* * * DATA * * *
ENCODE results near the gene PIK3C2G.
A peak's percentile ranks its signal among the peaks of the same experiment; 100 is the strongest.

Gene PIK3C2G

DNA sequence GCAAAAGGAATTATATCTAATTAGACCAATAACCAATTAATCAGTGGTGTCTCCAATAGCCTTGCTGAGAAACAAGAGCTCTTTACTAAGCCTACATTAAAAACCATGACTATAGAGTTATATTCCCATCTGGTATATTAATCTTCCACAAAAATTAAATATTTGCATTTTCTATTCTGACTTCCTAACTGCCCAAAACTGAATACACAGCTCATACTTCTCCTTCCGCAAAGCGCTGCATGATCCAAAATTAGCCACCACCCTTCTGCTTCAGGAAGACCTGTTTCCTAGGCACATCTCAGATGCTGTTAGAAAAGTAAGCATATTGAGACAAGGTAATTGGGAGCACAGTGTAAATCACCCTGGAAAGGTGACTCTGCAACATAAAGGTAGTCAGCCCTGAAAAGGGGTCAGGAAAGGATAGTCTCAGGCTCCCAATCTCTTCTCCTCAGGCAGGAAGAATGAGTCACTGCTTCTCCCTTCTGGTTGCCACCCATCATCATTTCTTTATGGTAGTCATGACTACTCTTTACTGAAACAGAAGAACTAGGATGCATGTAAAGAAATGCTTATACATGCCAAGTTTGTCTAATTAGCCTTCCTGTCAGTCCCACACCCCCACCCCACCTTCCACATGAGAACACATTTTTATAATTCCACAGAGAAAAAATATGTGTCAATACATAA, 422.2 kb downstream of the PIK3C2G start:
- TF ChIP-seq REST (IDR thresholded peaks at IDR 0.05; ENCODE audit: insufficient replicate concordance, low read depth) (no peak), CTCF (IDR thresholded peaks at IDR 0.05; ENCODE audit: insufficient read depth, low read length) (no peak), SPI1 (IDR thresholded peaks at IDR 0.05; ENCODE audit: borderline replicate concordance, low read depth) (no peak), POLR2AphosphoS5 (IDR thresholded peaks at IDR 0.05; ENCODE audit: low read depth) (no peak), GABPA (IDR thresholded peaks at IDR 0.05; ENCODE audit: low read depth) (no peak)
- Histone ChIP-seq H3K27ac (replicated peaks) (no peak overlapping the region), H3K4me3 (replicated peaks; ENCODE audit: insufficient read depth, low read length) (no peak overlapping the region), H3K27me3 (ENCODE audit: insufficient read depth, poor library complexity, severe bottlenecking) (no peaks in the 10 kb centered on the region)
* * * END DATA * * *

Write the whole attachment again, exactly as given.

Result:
ENCODE results near the gene PIK3C2G.
A peak's percentile ranks its signal among the peaks of the same experiment; 100 is the strongest.

Gene PIK3C2G

DNA sequence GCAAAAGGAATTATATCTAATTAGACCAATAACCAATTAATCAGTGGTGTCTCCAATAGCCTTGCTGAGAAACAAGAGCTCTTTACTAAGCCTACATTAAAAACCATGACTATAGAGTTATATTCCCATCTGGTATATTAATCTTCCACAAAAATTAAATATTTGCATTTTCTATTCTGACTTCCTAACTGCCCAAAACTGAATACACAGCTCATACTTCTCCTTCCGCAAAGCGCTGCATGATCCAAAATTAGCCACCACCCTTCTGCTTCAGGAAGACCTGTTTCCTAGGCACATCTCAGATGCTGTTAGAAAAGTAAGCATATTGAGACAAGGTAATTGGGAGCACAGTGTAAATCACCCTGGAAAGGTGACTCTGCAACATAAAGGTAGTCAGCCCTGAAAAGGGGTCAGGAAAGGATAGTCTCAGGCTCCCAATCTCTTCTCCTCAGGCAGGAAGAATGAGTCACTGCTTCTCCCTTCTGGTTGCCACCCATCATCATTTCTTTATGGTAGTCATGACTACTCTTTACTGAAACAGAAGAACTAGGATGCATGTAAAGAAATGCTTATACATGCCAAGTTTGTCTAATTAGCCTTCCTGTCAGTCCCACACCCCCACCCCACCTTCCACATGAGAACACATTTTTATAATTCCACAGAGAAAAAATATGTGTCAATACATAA, 422.2 kb downstream of the PIK3C2G start:
- TF ChIP-seq REST (IDR thresholded peaks at IDR 0.05; ENCODE audit: insufficient replicate concordance, low read depth) (no peak), CTCF (IDR thresholded peaks at IDR 0.05; ENCODE audit: insufficient read depth, low read length) (no peak), SPI1 (IDR thresholded peaks at IDR 0.05; ENCODE audit: borderline replicate concordance, low read depth) (no peak), POLR2AphosphoS5 (IDR thresholded peaks at IDR 0.05; ENCODE audit: low read depth) (no peak), GABPA (IDR thresholded peaks at IDR 0.05; ENCODE audit: low read depth) (no peak)
- Histone ChIP-seq H3K27ac (replicated peaks) (no peak overlapping the region), H3K4me3 (replicated peaks; ENCODE audit: insufficient read depth, low read length) (no peak overlapping the region), H3K27me3 (ENCODE audit: insufficient read depth, poor library complexity, severe bottlenecking) (no peaks in the 10 kb centered on the region)